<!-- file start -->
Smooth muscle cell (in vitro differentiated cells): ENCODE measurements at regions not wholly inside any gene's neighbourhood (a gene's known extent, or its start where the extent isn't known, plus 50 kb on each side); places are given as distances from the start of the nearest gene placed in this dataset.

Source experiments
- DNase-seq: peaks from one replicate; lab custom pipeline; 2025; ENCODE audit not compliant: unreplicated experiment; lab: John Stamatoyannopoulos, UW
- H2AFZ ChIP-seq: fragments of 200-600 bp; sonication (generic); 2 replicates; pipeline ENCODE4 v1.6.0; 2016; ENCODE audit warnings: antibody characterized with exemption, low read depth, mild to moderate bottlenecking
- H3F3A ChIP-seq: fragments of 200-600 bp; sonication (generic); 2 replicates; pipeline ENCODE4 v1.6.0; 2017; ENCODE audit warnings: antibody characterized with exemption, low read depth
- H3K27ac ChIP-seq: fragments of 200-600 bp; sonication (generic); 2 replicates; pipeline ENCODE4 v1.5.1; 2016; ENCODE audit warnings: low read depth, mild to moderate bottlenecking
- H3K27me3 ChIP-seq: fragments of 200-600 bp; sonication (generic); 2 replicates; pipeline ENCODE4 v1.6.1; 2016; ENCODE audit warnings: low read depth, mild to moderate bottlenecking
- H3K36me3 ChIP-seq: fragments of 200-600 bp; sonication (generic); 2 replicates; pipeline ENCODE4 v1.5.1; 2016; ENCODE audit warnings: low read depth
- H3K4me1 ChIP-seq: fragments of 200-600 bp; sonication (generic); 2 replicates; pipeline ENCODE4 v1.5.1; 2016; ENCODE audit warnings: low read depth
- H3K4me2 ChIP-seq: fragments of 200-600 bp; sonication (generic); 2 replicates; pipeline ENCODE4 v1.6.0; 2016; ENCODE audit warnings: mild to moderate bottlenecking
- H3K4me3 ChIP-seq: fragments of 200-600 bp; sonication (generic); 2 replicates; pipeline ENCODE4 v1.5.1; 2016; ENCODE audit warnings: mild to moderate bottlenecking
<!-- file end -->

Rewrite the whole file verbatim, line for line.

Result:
Smooth muscle cell (in vitro differentiated cells): ENCODE measurements at regions not wholly inside any gene's neighbourhood (a gene's known extent, or its start where the extent isn't known, plus 50 kb on each side); places are given as distances from the start of the nearest gene placed in this dataset.

Source experiments
- DNase-seq: peaks from one replicate; lab custom pipeline; 2025; ENCODE audit not compliant: unreplicated experiment; lab: John Stamatoyannopoulos, UW
- H2AFZ ChIP-seq: fragments of 200-600 bp; sonication (generic); 2 replicates; pipeline ENCODE4 v1.6.0; 2016; ENCODE audit warnings: antibody characterized with exemption, low read depth, mild to moderate bottlenecking
- H3F3A ChIP-seq: fragments of 200-600 bp; sonication (generic); 2 replicates; pipeline ENCODE4 v1.6.0; 2017; ENCODE audit warnings: antibody characterized with exemption, low read depth
- H3K27ac ChIP-seq: fragments of 200-600 bp; sonication (generic); 2 replicates; pipeline ENCODE4 v1.5.1; 2016; ENCODE audit warnings: low read depth, mild to moderate bottlenecking
- H3K27me3 ChIP-seq: fragments of 200-600 bp; sonication (generic); 2 replicates; pipeline ENCODE4 v1.6.1; 2016; ENCODE audit warnings: low read depth, mild to moderate bottlenecking
- H3K36me3 ChIP-seq: fragments of 200-600 bp; sonication (generic); 2 replicates; pipeline ENCODE4 v1.5.1; 2016; ENCODE audit warnings: low read depth
- H3K4me1 ChIP-seq: fragments of 200-600 bp; sonication (generic); 2 replicates; pipeline ENCODE4 v1.5.1; 2016; ENCODE audit warnings: low read depth
- H3K4me2 ChIP-seq: fragments of 200-600 bp; sonication (generic); 2 replicates; pipeline ENCODE4 v1.6.0; 2016; ENCODE audit warnings: mild to moderate bottlenecking
- H3K4me3 ChIP-seq: fragments of 200-600 bp; sonication (generic); 2 replicates; pipeline ENCODE4 v1.5.1; 2016; ENCODE audit warnings: mild to moderate bottlenecking